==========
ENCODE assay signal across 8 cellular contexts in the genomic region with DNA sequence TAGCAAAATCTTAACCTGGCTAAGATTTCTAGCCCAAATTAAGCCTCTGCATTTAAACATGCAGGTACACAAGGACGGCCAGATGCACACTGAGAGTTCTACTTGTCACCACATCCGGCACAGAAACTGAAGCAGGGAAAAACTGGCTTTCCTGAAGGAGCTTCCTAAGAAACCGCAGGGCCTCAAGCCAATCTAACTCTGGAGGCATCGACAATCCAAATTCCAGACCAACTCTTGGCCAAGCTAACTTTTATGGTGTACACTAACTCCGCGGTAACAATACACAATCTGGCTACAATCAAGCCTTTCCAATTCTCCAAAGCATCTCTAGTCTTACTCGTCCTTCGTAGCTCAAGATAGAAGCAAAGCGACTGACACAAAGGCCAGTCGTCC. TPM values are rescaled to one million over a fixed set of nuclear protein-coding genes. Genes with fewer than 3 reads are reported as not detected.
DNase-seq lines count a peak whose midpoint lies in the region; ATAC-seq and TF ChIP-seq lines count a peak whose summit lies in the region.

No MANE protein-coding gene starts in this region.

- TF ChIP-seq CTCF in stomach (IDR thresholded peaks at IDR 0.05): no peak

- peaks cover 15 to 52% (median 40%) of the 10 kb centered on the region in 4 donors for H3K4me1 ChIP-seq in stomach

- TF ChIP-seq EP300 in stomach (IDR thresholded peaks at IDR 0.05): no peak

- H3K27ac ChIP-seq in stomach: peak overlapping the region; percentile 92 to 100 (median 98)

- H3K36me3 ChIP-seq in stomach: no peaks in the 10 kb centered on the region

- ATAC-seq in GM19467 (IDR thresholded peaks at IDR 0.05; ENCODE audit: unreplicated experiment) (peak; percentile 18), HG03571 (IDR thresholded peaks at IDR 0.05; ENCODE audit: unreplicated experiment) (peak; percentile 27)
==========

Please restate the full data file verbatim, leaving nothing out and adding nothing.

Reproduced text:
ENCODE assay signal across 8 cellular contexts in the genomic region with DNA sequence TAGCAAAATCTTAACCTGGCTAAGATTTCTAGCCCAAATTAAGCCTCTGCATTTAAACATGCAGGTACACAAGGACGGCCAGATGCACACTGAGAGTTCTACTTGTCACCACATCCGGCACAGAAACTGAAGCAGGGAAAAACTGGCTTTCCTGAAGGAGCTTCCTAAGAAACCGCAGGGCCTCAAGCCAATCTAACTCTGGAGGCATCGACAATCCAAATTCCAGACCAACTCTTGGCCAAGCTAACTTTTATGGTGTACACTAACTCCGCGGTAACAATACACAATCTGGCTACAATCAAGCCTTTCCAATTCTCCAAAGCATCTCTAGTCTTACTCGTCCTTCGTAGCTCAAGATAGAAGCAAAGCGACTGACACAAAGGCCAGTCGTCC. TPM values are rescaled to one million over a fixed set of nuclear protein-coding genes. Genes with fewer than 3 reads are reported as not detected.
DNase-seq lines count a peak whose midpoint lies in the region; ATAC-seq and TF ChIP-seq lines count a peak whose summit lies in the region.

No MANE protein-coding gene starts in this region.

- TF ChIP-seq CTCF in stomach (IDR thresholded peaks at IDR 0.05): no peak

- peaks cover 15 to 52% (median 40%) of the 10 kb centered on the region in 4 donors for H3K4me1 ChIP-seq in stomach

- TF ChIP-seq EP300 in stomach (IDR thresholded peaks at IDR 0.05): no peak

- H3K27ac ChIP-seq in stomach: peak overlapping the region; percentile 92 to 100 (median 98)

- H3K36me3 ChIP-seq in stomach: no peaks in the 10 kb centered on the region

- ATAC-seq in GM19467 (IDR thresholded peaks at IDR 0.05; ENCODE audit: unreplicated experiment) (peak; percentile 18), HG03571 (IDR thresholded peaks at IDR 0.05; ENCODE audit: unreplicated experiment) (peak; percentile 27)